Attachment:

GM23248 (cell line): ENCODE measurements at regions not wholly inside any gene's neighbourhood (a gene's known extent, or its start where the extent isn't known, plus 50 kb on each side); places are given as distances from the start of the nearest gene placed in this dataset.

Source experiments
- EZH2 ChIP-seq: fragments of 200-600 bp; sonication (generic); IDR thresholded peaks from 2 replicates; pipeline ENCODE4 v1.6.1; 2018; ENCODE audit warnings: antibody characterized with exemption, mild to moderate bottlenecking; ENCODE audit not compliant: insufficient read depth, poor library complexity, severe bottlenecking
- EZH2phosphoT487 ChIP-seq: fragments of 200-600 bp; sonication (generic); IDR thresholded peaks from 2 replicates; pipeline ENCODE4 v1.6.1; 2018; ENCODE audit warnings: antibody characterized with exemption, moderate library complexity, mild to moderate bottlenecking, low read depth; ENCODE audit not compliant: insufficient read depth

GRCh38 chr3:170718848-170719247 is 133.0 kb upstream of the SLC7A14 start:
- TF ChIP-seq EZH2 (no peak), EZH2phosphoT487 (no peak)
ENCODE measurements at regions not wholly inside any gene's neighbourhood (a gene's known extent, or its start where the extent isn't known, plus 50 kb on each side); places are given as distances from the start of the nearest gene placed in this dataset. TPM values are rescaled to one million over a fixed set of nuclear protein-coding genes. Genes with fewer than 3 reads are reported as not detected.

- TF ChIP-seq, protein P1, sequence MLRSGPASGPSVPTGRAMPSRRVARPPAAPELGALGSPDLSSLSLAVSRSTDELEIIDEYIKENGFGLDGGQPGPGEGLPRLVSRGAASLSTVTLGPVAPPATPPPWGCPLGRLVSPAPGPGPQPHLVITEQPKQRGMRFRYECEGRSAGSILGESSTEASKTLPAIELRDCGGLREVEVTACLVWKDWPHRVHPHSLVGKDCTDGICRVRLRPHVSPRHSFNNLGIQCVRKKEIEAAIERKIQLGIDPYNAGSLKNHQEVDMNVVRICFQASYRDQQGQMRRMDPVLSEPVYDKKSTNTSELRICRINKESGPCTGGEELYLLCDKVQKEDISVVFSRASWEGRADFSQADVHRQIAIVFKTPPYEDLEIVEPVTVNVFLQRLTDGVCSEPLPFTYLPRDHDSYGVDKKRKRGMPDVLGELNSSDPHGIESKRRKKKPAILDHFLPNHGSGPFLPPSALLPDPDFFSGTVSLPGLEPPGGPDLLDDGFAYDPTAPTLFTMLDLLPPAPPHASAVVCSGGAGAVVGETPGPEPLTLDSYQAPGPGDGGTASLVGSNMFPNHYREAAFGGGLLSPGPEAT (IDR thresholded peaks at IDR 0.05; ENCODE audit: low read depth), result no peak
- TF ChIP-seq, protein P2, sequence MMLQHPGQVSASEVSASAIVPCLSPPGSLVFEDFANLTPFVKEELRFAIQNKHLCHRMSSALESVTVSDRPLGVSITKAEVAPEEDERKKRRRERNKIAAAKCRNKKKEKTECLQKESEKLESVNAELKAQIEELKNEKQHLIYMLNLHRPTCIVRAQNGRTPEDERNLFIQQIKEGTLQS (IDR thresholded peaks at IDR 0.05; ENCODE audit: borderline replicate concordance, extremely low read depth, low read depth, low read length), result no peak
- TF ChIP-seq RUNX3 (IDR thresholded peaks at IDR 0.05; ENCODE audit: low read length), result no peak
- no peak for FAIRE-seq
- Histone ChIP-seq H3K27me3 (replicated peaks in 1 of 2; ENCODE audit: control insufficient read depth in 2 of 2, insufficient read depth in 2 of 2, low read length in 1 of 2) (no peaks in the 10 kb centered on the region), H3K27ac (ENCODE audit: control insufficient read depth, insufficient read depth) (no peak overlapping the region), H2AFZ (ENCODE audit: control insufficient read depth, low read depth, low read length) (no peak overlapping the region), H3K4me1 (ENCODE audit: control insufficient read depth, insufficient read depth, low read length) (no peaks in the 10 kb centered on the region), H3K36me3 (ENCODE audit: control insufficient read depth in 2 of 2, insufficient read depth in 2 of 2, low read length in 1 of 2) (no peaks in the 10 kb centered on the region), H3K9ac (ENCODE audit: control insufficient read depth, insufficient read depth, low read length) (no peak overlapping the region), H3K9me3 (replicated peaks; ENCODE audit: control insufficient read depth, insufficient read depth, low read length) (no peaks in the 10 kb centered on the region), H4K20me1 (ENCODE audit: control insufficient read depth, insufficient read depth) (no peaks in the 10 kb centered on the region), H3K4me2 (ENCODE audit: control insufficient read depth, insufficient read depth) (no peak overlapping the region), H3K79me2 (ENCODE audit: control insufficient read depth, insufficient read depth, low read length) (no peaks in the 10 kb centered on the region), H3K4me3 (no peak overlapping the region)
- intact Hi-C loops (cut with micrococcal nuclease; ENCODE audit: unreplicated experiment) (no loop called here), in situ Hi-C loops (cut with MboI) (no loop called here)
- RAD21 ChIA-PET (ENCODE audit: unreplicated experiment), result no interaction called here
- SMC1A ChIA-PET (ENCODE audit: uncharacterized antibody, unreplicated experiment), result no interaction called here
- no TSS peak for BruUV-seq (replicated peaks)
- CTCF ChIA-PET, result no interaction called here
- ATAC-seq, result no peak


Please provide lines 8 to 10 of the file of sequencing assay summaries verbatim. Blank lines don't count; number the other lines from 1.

- TF ChIP-seq, protein P1, sequence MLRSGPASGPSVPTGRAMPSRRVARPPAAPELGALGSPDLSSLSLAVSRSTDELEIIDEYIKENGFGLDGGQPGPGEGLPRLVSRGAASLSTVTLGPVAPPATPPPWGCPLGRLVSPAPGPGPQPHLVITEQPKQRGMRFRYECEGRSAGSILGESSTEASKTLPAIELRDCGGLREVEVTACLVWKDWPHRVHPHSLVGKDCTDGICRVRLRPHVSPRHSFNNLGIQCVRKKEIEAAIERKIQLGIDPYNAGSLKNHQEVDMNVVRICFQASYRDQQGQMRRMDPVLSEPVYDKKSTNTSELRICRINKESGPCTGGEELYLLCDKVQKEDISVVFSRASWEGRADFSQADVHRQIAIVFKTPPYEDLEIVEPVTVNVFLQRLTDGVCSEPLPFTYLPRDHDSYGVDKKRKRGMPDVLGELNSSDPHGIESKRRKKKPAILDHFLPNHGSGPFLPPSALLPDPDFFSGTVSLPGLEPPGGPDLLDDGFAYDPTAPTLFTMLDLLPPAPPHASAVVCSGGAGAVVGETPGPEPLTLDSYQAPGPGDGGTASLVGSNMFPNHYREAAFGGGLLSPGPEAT (IDR thresholded peaks at IDR 0.05; ENCODE audit: low read depth), result no peak
- TF ChIP-seq, protein P2, sequence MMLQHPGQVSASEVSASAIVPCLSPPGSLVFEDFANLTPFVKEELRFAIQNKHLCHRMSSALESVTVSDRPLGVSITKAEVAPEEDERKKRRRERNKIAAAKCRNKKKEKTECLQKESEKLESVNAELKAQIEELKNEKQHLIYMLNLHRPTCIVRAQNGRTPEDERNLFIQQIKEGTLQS (IDR thresholded peaks at IDR 0.05; ENCODE audit: borderline replicate concordance, extremely low read depth, low read depth, low read length), result no peak
- TF ChIP-seq RUNX3 (IDR thresholded peaks at IDR 0.05; ENCODE audit: low read length), result no peak